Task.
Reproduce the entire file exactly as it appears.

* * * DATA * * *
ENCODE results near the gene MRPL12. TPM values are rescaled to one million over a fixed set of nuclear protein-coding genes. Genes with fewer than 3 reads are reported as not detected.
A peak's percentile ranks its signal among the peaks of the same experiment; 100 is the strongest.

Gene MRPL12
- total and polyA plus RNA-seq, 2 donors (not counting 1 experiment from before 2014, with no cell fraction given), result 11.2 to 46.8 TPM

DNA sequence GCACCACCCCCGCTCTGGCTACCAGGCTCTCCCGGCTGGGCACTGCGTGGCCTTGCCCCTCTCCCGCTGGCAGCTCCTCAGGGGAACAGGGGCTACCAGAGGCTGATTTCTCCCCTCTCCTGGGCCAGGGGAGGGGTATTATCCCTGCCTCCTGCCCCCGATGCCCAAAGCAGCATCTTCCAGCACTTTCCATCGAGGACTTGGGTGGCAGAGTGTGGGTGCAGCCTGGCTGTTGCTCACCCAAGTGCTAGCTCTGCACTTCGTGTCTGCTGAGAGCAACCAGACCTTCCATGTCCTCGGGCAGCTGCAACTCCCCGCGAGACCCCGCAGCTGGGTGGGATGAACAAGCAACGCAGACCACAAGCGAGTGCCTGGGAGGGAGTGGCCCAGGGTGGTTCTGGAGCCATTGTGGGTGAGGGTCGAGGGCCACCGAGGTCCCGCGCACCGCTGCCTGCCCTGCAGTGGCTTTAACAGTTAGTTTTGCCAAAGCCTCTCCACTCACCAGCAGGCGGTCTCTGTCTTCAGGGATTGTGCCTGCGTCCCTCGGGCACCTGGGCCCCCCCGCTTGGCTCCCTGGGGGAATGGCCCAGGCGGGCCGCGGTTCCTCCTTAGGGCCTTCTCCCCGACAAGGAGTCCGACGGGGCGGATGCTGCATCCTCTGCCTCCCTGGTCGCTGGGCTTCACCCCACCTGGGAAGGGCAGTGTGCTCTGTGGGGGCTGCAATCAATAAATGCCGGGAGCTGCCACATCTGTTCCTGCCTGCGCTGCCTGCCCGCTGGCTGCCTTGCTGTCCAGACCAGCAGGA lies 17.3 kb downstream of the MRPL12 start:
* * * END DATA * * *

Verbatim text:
ENCODE results near the gene MRPL12. TPM values are rescaled to one million over a fixed set of nuclear protein-coding genes. Genes with fewer than 3 reads are reported as not detected.
A peak's percentile ranks its signal among the peaks of the same experiment; 100 is the strongest.

Gene MRPL12
- total and polyA plus RNA-seq, 2 donors (not counting 1 experiment from before 2014, with no cell fraction given), result 11.2 to 46.8 TPM

DNA sequence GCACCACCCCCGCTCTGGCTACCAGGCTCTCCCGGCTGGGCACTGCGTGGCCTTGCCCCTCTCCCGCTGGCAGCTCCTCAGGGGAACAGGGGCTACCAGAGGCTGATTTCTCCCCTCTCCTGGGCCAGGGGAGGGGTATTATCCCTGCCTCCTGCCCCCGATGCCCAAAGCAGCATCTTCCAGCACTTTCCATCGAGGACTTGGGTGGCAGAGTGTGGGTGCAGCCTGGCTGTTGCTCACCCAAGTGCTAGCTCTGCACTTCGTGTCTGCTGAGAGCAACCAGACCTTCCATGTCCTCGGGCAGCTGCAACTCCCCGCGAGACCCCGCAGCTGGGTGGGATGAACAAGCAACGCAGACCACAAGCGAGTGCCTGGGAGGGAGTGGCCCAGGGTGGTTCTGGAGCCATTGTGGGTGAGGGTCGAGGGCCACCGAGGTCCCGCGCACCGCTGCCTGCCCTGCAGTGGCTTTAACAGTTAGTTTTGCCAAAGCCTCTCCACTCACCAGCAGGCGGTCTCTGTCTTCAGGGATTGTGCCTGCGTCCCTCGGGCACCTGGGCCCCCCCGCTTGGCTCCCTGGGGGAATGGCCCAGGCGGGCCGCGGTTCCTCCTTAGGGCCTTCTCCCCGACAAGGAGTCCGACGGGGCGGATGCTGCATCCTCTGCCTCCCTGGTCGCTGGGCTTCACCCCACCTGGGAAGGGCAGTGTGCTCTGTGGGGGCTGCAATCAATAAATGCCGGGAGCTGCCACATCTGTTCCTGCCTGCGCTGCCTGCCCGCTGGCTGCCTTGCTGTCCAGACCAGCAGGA lies 17.3 kb downstream of the MRPL12 start: